FIG. 1 is a block diagram of a typical DSL network 100. Alternate network configurations are possible, but an exemplary network is described in order to illustrate the environment in which the present invention is used. Subscriber loop 102, which is typically a POTS copper loop pair, carries traffic between a customer premises (CP) 104 and a telephone company “central office” (CO) 106. Central office 106 is a telephone company facility or other DSL service provider that manages multiple subscriber loops. A customer premises equipment (CPE) modem 108 is located within customer premises 104 and conveys DSL data signals to and from loop 102. In an ADSL context, CPE modem 108 may be referred to as an ATU-R (“ADSL Transmission Unit-Remote”). CPE modem 108 is connected to one or more computers 110, servers or other customer equipment via an appropriate interface, such as an Ethernet interface. CPE modem 108 demodulates signals received from CO 106 via loop 102 and provides the demodulated signals to computer 110, and modulates signals from computer 110 to be transmitted over loop 102 to CO 106.
 A network interface device (NID) 112 may optionally be deployed between subscriber loop 102 and the wiring inside customer premises 104 in order to isolate the customer's equipment from the telephone company network. NID 112 is typically placed at the side of the customer's home. Where a NID is used, it will typically contain a splitter or filter to segregate the signal received over loop 102 between CPE modem 108 and one or more standard telephones or other POTS equipment 114. The lower voice band frequencies are passed to telephones 114 while the higher frequency data signals are passed to CPE modem 108. Alternatively, in a “splitterless” configuration, a NID is not utilized and CPE modem 108 connects directly to loop 102. Low pass filters are connected to telephones 114 to admit only the POTS voice signal. A splitterless configuration is advantageous in that installation can typically be done by the customer and no visit from a technician for NID installation is required.
 CO modem 116 terminates the end of the ADSL link opposite CPE modem 108 and is located within CO 106. In an ADSL context, CO modem 116 may be referred to as an ATU-C (“ADSL Transmission Unit-Central Office”). CO modem 116 is typically one of a bank of modems contained within a DSL access multiplexer (DSLAM) 118 in CO 106. DSLAM 118 connects to multiple subscriber loops 102 via main distribution frame (MDF) 120. DSLAM 118, with its bank of CO modems, connects the subscriber loops, via appropriate switchers and routers, to outside broadband data networks 122, such as the Internet. CO 106 also provides access to narrowband voice/analog networks 124, such as the public switched telephone network (PSTN), to facilitate transmission of POTS signals over subscriber loops 102.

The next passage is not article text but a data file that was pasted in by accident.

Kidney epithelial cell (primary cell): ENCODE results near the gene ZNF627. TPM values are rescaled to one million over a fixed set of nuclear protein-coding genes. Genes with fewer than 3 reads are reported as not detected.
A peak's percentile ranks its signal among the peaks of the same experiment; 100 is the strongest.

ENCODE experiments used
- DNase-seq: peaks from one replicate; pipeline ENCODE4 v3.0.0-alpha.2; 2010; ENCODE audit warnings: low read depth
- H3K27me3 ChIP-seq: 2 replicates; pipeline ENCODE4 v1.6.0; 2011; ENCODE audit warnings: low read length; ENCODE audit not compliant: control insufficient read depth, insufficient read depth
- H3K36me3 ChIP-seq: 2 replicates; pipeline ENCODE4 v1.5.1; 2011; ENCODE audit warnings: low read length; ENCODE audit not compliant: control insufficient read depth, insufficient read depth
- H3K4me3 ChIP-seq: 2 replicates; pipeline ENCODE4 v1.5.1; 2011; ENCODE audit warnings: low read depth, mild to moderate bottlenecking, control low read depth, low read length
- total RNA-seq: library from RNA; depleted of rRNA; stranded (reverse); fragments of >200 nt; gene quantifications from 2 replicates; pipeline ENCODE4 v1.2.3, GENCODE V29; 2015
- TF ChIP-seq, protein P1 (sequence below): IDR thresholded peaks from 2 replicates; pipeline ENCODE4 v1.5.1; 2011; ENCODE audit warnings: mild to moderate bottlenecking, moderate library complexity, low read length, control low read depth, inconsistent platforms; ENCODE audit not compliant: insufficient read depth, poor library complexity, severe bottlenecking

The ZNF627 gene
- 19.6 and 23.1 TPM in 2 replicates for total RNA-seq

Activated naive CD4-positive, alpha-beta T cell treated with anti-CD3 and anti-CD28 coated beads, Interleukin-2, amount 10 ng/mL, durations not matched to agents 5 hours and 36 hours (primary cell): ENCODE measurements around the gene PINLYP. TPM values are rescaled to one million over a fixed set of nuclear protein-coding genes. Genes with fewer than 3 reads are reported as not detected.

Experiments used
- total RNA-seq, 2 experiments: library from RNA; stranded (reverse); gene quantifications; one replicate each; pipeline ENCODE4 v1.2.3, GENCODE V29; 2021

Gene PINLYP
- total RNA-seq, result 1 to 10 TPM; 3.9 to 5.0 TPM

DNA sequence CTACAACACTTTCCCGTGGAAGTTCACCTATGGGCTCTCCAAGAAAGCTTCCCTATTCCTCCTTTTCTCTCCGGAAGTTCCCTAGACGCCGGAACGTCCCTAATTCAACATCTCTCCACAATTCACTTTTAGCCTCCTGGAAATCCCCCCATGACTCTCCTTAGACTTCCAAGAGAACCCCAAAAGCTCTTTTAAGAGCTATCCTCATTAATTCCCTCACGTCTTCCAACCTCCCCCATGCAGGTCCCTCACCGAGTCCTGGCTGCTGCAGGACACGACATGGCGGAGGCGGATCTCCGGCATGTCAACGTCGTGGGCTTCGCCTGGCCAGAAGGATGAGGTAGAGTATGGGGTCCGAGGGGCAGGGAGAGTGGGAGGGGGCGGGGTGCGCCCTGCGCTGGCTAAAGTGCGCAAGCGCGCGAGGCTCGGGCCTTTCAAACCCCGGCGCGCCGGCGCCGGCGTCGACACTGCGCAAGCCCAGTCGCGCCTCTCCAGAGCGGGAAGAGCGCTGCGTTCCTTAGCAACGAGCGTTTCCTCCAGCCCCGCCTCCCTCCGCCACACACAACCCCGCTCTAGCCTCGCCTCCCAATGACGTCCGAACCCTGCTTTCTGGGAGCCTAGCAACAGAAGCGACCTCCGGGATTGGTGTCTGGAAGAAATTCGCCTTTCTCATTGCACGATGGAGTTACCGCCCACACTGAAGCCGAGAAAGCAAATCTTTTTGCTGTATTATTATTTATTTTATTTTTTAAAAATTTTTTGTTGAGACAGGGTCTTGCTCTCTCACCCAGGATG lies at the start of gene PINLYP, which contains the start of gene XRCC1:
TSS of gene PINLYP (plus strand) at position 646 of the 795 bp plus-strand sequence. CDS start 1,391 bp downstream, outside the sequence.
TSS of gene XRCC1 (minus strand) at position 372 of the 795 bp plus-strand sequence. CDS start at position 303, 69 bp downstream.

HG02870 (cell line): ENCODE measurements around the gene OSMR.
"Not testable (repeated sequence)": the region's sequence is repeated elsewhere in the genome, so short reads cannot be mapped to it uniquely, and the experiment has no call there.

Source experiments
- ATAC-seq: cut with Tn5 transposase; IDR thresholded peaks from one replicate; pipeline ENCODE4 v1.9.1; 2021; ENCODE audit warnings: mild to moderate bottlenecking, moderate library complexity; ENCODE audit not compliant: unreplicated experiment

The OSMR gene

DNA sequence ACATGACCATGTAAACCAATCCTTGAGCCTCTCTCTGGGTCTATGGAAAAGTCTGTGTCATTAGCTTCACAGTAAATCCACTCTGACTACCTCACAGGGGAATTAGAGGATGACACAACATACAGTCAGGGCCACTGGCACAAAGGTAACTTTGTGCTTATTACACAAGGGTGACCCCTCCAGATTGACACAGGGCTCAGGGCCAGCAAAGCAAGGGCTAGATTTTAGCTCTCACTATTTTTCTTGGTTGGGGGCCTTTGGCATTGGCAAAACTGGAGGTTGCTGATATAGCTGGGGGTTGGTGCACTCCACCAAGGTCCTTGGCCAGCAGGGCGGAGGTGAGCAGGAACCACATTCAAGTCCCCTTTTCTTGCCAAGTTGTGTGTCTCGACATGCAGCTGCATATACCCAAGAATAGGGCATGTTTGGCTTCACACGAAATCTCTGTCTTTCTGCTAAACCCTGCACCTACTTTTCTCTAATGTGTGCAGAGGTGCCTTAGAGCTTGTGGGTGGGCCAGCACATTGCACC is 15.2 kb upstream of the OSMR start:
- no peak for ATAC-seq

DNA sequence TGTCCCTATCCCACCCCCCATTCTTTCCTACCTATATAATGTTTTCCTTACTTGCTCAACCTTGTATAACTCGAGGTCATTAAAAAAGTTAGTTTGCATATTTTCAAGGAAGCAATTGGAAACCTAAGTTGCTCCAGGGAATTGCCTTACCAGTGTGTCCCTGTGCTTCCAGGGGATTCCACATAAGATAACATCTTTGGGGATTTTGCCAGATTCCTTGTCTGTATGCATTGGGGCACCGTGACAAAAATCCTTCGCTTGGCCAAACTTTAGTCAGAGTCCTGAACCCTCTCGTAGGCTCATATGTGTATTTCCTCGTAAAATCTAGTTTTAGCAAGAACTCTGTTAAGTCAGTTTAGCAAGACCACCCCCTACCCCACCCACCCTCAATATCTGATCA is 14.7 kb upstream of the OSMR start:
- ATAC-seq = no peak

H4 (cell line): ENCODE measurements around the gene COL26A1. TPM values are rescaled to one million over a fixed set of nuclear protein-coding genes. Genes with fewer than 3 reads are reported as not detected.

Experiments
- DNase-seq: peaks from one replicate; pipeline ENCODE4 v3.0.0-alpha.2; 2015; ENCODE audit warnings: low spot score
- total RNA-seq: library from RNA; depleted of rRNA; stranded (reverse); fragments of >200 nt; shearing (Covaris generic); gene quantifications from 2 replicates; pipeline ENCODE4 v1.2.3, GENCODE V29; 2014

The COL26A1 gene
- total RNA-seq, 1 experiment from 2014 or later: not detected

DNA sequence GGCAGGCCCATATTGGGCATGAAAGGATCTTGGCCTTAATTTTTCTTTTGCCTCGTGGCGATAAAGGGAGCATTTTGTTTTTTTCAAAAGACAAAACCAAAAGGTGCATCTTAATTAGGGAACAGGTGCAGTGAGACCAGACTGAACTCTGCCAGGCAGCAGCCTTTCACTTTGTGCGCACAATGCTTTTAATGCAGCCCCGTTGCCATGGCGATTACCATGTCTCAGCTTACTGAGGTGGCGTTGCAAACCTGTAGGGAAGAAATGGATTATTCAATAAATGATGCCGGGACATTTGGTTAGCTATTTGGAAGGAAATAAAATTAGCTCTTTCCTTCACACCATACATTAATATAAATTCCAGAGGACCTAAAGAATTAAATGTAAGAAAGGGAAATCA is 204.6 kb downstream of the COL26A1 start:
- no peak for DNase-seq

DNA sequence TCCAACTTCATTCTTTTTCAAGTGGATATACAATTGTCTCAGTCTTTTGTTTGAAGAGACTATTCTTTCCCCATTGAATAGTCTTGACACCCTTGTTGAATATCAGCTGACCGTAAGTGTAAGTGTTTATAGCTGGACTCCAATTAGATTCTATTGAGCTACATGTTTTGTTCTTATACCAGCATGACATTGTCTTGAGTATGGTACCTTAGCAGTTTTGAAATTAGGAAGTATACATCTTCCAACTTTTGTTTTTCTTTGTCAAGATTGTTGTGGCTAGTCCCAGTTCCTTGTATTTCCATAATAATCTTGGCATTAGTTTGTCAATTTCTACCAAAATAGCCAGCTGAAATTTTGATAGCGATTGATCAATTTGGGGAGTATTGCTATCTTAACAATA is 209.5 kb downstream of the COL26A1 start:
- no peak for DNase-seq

In conventional DSL networks, a virtual circuit for data transmission is established between customer premises 104 and central office 106. A virtual circuit is a communications link that appears to the user to be a dedicated point-to-point circuit. Most networks in use today use permanent virtual circuits (PVCs), as opposed to switched virtual circuits (SVCs). A PVC is a fixed network path between nodes on a network (in the case of a DSL system, the CPE modem and CO modem) that is always available. A PVC is typically identified by two numerical fields: a virtual path identifier (VPI) and a virtual channel identifier (VCI). FIG. 2 is a conceptualization of a permanent virtual circuit 130. Virtual path 132 can be thought of as a pipe, identified by a VPI, containing a plurality of virtual channels 134, each of which is identified by a unique VCI. Thus, permanent virtual circuit 130 is described by two identifiers: a VPI indicating the virtual path 132; and a VCI indicating the virtual channel 134 within that path.
 When a customer first installs and initializes a CPE modem, the first information that is needed is the permanent virtual circuit settings that the CPE modem needs to communicate with the CO modem. Without knowledge of the VPI/VCI identifiers, a virtual circuit cannot be established for data exchange. In known configurations, the VPI/VCI identifiers are either pre-configured in the CPE modem or are provided to the user who must manually enter the numbers.